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5 Natural & Eco-Friendly Products We Love

I had my first encounter with natural beauty products when I was about 8 years old. It was my first summer going to what I then called “sleep-away camp” and upon arriving I was told that for the next 30 days all my bathing would take place in a small New Hampshire lake, next to which the camp was founded.

Because of this unconventional group-bathing situation, all the products we used had to be biodegradable (a word I couldn’t pronounce, let alone comprehend at that age). I dutifully packed away my drugstore shampoos and conditioners and awaited my first care package, a box full of Dr. Bronner’s all purpose solution, which was to be my soap, shampoo, conditioner, and toothpaste that July.

Til the day I die, you will never hear me say a bad word about Dr. Bronner’s, a pioneer in the world of environmentally conscious skincare and household products. That said, almost 20 years later, there are way more options for natural and sustainable cosmetics, now with ingredients tailored to every skin and hair type.

So whether you find yourself rinsing off in a river, or just want to know that the products you use won’t end up in a landfill, polluting oceans, or harming your body, here are five products you should definitely check out:

 

Josie Maran Bear Naked Wipes

These multipurpose wipes can be used to remove makeup or just as a refreshing pick-me-up, packed with natural ingredients like argan oil, aloe vera, and cucumber extract. The best part of buying them is that a portion of their profits goes to the Natural Resources Defence Council’s Polar Bear SOS Initiative!

 

Credo Myth Eau de Parfum

Sometimes you just crave a more complex, longer lasting scent than essential oils will allow. For days like that, Credo’s got you covered with the perfect, natural alternative, where “jasmine petals and tiger orchid meets the sexy, undeniable warmth of liquid musks and white cedarwood.” (They have other scents as well.) 

And this woke vendor brings sustainability to the next level with eco-friendly glass bottles and biodegradable bottle caps.

 

David’s Premium Natural Toothpaste

There are so many unnecessary chemicals in conventional toothpaste. Rather than going to the extreme of just brushing with baking soda, try this fantastic toothpaste made with natural ingredients that will still fight plaque and gum disease and leave you with fresh, minty breath. David’s ingredients are all sourced in the US, and the toothpaste comes in a recyclable metal tube and a cardboard box made entirely from wind energy!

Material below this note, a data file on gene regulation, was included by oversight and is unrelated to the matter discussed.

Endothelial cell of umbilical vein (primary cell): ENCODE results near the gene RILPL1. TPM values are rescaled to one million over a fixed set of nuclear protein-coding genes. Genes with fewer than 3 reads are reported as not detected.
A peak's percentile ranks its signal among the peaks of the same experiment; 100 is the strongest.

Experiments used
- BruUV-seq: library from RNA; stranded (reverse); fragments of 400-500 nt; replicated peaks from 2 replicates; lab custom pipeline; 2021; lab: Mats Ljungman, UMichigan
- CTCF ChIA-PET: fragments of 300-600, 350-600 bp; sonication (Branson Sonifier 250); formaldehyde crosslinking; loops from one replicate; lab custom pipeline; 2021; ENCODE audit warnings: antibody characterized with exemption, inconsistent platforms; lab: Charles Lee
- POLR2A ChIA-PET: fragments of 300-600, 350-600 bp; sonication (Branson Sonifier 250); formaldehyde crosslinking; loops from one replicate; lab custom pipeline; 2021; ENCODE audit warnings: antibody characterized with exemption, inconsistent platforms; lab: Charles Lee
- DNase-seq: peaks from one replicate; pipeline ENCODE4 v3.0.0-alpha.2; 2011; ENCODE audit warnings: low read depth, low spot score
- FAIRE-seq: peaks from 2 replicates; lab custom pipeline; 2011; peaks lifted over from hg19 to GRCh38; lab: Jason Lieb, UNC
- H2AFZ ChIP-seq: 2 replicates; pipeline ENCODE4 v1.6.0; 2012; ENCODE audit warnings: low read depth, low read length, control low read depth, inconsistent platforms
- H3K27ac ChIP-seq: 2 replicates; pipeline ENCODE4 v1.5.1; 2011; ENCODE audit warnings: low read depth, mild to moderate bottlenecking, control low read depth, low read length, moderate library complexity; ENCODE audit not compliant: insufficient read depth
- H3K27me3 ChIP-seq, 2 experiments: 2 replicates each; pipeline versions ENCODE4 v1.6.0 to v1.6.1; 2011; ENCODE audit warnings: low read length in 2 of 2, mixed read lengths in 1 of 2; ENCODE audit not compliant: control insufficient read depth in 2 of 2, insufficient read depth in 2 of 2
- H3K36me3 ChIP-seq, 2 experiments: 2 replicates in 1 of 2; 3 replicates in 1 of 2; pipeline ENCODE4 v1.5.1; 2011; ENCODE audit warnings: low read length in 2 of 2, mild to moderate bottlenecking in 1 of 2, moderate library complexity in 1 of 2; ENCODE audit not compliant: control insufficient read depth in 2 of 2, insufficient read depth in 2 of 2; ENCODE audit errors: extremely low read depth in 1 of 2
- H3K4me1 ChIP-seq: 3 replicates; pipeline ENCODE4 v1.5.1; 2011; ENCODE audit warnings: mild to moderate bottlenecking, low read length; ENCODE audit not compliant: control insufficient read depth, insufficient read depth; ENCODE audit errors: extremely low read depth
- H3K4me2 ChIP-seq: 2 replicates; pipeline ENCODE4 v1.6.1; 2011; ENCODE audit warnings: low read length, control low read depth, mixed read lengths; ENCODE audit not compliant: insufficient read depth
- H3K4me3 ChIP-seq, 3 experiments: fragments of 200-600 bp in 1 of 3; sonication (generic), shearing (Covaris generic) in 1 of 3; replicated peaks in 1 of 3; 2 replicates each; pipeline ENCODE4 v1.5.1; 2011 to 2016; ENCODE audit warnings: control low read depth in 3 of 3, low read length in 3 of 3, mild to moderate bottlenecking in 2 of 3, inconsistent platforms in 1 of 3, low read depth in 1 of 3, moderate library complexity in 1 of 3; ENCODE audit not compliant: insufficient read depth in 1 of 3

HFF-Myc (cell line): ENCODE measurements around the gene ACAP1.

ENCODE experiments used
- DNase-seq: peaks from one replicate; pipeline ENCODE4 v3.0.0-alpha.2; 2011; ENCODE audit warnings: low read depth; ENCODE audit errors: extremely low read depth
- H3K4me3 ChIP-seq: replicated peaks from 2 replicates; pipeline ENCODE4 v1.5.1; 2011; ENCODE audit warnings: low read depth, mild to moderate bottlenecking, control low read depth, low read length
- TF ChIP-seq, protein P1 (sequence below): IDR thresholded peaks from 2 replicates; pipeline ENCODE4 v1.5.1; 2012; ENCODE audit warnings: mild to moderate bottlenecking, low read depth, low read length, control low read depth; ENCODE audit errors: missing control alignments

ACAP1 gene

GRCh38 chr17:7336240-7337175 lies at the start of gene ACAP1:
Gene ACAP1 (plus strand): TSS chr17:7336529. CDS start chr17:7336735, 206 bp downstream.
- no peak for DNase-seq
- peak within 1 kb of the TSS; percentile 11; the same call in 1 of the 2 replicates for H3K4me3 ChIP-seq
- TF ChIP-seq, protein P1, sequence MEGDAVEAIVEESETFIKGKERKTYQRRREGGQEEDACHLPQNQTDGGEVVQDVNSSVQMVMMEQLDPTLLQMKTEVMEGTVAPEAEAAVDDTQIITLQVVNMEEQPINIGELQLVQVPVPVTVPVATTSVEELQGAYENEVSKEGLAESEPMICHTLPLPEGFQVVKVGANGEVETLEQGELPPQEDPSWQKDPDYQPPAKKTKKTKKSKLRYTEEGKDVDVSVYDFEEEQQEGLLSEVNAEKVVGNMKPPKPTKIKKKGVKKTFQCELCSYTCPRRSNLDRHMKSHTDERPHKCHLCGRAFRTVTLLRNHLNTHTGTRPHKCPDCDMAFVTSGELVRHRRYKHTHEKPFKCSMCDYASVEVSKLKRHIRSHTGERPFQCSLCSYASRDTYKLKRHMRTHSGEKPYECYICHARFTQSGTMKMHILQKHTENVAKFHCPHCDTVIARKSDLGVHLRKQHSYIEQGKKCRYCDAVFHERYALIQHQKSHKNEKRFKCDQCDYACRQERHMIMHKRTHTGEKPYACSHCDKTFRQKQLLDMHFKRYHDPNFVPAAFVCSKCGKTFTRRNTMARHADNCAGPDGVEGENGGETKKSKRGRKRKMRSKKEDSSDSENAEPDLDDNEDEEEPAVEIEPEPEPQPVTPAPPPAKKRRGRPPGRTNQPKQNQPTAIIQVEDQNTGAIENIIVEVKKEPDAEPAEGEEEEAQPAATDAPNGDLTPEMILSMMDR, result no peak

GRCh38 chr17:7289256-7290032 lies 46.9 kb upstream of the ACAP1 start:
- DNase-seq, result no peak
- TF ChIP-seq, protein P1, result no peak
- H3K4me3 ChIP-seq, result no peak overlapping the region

Korres Greek Yoghurt Sunscreen SPF 30

I love anything made from something you can eat. This sunscreen is super nourishing and soothing against sun-damaged skin, and provides protection of SPF 30. The company makes high quality natural and organic products, only sourcing ingredients from regions where they won’t disrupt the environment. They also work with various social welfare programs, reinvesting a huge portion of their profits into sustainable environmental and social awareness groups.

 

Rituelle de Fille Ash and Amber Eye Soot

I’m not just recommending this because they call it “eye soot” (though I do love the name). This incredible makeup straddles the line between creamy and powdery, for an incredible texture that is striking and long lasting. Rituelle de Fille is commited to sourcing ingredients from companies with cruelty free practices, and makes all-natural products that are organic and gentle on the skin.

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The Science Behind Our Essential Oils

We love mixing our all-natural cold-pressed moringa oil with other natural ingredients to bring you the finest skincare products that target your needs. One of our favorite ways to enhance our recipes is with the use of different essential oils, each of which bring their own fantastic properties to address the specific needs of your hair and skin.